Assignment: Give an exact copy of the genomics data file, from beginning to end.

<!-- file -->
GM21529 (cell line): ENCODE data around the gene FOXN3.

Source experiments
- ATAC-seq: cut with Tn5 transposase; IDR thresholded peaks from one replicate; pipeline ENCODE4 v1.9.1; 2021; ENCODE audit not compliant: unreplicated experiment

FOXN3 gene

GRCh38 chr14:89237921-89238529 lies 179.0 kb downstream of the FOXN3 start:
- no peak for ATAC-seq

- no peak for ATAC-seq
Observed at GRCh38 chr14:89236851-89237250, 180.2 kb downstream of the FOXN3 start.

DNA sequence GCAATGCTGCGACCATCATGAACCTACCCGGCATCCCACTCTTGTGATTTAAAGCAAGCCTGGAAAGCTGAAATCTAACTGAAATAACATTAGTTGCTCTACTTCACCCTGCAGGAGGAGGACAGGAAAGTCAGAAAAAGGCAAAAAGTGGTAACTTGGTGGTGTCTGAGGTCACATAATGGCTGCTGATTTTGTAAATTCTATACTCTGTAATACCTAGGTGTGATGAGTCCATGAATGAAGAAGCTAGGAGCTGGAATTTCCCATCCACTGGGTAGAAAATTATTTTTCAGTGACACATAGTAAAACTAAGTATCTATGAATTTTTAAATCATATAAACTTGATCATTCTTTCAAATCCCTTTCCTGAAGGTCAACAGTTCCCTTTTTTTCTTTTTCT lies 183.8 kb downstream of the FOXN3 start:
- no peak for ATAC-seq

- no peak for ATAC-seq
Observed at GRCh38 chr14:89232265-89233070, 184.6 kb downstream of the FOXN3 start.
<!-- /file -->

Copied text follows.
GM21529 (cell line): ENCODE data around the gene FOXN3.

Source experiments
- ATAC-seq: cut with Tn5 transposase; IDR thresholded peaks from one replicate; pipeline ENCODE4 v1.9.1; 2021; ENCODE audit not compliant: unreplicated experiment

FOXN3 gene

GRCh38 chr14:89237921-89238529 lies 179.0 kb downstream of the FOXN3 start:
- no peak for ATAC-seq

- no peak for ATAC-seq
Observed at GRCh38 chr14:89236851-89237250, 180.2 kb downstream of the FOXN3 start.

DNA sequence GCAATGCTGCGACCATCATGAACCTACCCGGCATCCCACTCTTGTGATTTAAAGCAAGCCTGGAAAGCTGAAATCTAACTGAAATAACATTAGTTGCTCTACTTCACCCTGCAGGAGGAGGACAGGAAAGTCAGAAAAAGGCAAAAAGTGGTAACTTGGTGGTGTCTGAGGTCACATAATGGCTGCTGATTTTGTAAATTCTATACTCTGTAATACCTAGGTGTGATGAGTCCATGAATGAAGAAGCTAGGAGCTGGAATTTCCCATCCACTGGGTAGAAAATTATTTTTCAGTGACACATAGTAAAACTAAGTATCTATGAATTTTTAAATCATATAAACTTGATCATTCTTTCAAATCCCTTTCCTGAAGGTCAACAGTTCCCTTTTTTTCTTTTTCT lies 183.8 kb downstream of the FOXN3 start:
- no peak for ATAC-seq

- no peak for ATAC-seq
Observed at GRCh38 chr14:89232265-89233070, 184.6 kb downstream of the FOXN3 start.